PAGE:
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|Title:||Examining the relationship between creativity and cognitive flexibility in early childhood||Authors:||Kan, Erica E Shan||Keywords:||Social sciences::Psychology||Issue Date:||2023||Publisher:||Nanyang Technological University||Source:||Kan, E. E. S. (2023). Examining the relationship between creativity and cognitive flexibility in early childhood. Final Year Project (FYP), Nanyang Technological University, Singapore. https://hdl.handle.net/10356/168466||Abstract:||Extensive research has been dedicated to examining the relationship between creativity and executive functions. However, the contribution of cognitive flexibility to the various aspects of creativity, particularly in early childhood, remains understudied. This study thus seeks to bridge this information gap. Hypothesis: It was hypothesised that greater cognitive flexibility is most strongly associated with greater originality of ideas. Methods: 20 children ranging from 12 to 30 months were recruited. A recently developed creativity battery consisting of the modified Unusual Box Test (UBT), adapted Thinking Creatively in Action and Movement (TCAM) and Exploratory Play was utilised to obtain fluency, originality and explore ratios. In addition, the Object Categorisation and Sequential Touching Task (OCSTT) and A-not-B task were used to assess cognitive flexibility. Performance indices on the tasks were obtained using behavioural coding and live scoring. Results: Some positive associations were found between OCSTT performance and originality scores, as well as OCSTT performance with fluency scores. However, no significant relationship was found between cognitive flexibility and child exploratory behaviour. Comparisons of creativity sub-constructs with the A-not-B task yielded indeterminate results. Discussion: Results partially supported the hypothesis. This could be due to various limitations such as the small sample size and the subjective nature of behavioural coding. Future studies can make relevant adjustments to the present study to obtain more meaningful results.||URI:||https://hdl.handle.net/10356/168466||Schools:||School of Social Sciences||Fulltext Permission:||restricted||Fulltext Availability:||With Fulltext|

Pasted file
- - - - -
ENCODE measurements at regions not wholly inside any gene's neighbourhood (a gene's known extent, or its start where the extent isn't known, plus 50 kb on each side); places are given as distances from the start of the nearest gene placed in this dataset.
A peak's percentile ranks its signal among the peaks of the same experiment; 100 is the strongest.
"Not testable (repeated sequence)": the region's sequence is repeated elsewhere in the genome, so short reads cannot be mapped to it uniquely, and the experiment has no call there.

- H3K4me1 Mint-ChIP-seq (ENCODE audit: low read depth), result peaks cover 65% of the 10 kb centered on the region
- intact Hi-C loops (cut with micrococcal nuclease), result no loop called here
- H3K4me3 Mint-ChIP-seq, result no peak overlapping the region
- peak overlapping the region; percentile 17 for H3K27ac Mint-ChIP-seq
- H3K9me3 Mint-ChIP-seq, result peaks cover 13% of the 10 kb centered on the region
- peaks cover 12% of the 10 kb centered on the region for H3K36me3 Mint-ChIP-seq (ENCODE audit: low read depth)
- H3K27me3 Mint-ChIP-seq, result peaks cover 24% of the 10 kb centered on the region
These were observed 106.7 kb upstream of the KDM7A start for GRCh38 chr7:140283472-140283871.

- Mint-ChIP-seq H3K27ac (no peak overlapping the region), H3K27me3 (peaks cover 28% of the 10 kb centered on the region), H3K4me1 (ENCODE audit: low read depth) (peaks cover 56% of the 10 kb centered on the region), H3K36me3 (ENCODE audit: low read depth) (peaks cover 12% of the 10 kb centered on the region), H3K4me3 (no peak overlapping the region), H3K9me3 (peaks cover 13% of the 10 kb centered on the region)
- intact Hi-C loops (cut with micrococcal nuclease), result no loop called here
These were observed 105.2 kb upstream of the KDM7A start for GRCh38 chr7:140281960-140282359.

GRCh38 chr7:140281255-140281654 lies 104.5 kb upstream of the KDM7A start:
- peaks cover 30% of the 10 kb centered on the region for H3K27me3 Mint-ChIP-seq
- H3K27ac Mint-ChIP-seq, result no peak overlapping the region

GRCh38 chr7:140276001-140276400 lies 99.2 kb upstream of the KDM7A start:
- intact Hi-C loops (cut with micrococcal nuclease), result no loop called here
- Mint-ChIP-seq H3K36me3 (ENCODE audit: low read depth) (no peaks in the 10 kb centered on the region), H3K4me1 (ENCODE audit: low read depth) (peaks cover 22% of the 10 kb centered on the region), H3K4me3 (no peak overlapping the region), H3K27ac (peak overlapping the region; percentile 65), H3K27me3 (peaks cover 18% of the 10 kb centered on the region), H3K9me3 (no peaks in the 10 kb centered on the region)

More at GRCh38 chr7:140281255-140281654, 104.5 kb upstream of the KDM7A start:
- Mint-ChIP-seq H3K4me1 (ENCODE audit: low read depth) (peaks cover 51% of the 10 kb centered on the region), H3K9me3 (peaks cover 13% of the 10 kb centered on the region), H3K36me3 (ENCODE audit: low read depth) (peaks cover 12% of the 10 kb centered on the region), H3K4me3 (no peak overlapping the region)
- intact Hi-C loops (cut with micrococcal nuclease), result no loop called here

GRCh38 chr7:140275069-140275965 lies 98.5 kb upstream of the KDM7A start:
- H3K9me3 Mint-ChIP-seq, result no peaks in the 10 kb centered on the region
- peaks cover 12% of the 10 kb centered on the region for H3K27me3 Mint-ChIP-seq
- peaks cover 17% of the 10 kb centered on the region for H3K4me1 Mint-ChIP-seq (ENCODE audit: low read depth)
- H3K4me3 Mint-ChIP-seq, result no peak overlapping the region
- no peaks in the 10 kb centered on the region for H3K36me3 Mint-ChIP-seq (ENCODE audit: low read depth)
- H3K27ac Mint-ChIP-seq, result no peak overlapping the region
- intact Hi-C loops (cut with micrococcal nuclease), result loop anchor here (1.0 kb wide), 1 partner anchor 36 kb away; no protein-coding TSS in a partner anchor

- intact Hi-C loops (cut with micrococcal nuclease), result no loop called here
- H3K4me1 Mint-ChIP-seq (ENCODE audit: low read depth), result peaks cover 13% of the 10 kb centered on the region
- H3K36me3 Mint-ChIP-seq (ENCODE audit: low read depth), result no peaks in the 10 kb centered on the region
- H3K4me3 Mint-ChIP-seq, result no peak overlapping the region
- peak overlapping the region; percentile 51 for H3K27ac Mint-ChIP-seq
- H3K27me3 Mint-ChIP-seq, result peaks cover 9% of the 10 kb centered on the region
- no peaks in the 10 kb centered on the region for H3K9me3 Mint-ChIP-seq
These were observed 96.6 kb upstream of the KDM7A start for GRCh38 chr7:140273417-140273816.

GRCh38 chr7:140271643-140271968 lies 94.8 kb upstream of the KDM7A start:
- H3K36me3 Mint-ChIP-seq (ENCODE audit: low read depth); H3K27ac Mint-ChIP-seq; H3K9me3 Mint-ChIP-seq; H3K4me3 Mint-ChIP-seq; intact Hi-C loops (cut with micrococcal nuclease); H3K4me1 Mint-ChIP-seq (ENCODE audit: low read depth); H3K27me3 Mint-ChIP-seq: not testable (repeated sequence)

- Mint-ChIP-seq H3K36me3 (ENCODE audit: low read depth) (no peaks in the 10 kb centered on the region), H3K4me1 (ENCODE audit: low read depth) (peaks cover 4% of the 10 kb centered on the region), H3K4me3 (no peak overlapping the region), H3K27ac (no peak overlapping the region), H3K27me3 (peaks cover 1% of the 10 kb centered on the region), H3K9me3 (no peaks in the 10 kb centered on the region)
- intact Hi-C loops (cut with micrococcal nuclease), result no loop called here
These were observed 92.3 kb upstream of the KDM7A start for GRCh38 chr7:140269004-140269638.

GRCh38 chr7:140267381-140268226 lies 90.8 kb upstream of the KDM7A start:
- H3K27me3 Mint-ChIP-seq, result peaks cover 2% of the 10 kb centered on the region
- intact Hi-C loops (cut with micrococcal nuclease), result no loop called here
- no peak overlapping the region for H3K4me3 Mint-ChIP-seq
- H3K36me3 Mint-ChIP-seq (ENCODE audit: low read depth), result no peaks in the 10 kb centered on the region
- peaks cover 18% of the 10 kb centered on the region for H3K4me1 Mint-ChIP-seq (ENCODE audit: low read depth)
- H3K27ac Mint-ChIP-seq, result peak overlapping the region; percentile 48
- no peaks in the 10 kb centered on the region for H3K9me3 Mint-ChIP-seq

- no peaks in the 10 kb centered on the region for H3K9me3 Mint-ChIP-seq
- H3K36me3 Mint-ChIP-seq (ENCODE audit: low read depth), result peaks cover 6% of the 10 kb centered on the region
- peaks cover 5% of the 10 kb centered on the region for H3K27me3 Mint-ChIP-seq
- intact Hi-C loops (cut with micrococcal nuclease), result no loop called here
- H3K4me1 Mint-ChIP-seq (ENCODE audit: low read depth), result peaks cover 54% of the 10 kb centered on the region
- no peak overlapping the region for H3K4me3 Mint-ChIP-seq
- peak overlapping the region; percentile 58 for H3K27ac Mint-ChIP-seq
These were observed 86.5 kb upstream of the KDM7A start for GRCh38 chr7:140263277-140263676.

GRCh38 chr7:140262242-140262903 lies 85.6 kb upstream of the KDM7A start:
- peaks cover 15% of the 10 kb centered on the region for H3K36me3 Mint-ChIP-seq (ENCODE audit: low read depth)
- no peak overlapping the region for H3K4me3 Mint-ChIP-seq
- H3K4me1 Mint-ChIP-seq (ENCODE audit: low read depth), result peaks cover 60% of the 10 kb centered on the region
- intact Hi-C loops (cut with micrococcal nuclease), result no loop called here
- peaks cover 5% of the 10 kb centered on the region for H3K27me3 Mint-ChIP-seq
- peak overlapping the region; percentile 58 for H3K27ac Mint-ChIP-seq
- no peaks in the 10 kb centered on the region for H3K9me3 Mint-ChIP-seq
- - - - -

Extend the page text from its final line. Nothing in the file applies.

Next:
|Appears in Collections:||SSS Student Reports (FYP/IA/PA/PI)|
Updated on Sep 22, 2023
Updated on Sep 22, 2023
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